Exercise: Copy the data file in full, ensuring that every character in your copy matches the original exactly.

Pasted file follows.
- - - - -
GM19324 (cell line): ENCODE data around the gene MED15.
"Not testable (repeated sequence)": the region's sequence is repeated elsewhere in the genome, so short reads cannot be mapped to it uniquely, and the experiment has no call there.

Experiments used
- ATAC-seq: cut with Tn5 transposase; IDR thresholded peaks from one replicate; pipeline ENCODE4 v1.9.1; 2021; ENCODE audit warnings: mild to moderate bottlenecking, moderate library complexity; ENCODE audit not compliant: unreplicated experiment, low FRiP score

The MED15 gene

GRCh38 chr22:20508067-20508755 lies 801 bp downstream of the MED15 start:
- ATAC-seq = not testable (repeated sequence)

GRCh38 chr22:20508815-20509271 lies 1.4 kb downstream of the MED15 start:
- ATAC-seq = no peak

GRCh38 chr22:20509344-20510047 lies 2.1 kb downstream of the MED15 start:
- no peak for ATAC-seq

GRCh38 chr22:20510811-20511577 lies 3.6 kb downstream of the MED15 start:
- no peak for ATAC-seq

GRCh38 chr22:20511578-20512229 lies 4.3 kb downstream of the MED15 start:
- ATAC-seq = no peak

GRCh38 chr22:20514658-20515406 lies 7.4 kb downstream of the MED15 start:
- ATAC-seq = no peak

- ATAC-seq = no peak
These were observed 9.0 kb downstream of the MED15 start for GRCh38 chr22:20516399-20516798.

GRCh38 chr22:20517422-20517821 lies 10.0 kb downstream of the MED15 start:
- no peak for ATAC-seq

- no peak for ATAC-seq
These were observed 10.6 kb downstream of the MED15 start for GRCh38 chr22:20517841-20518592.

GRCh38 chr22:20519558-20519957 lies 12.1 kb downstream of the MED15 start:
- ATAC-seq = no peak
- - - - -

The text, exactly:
GM19324 (cell line): ENCODE data around the gene MED15.
"Not testable (repeated sequence)": the region's sequence is repeated elsewhere in the genome, so short reads cannot be mapped to it uniquely, and the experiment has no call there.

Experiments used
- ATAC-seq: cut with Tn5 transposase; IDR thresholded peaks from one replicate; pipeline ENCODE4 v1.9.1; 2021; ENCODE audit warnings: mild to moderate bottlenecking, moderate library complexity; ENCODE audit not compliant: unreplicated experiment, low FRiP score

The MED15 gene

GRCh38 chr22:20508067-20508755 lies 801 bp downstream of the MED15 start:
- ATAC-seq = not testable (repeated sequence)

GRCh38 chr22:20508815-20509271 lies 1.4 kb downstream of the MED15 start:
- ATAC-seq = no peak

GRCh38 chr22:20509344-20510047 lies 2.1 kb downstream of the MED15 start:
- no peak for ATAC-seq

GRCh38 chr22:20510811-20511577 lies 3.6 kb downstream of the MED15 start:
- no peak for ATAC-seq

GRCh38 chr22:20511578-20512229 lies 4.3 kb downstream of the MED15 start:
- ATAC-seq = no peak

GRCh38 chr22:20514658-20515406 lies 7.4 kb downstream of the MED15 start:
- ATAC-seq = no peak

- ATAC-seq = no peak
These were observed 9.0 kb downstream of the MED15 start for GRCh38 chr22:20516399-20516798.

GRCh38 chr22:20517422-20517821 lies 10.0 kb downstream of the MED15 start:
- no peak for ATAC-seq

- no peak for ATAC-seq
These were observed 10.6 kb downstream of the MED15 start for GRCh38 chr22:20517841-20518592.

GRCh38 chr22:20519558-20519957 lies 12.1 kb downstream of the MED15 start:
- ATAC-seq = no peak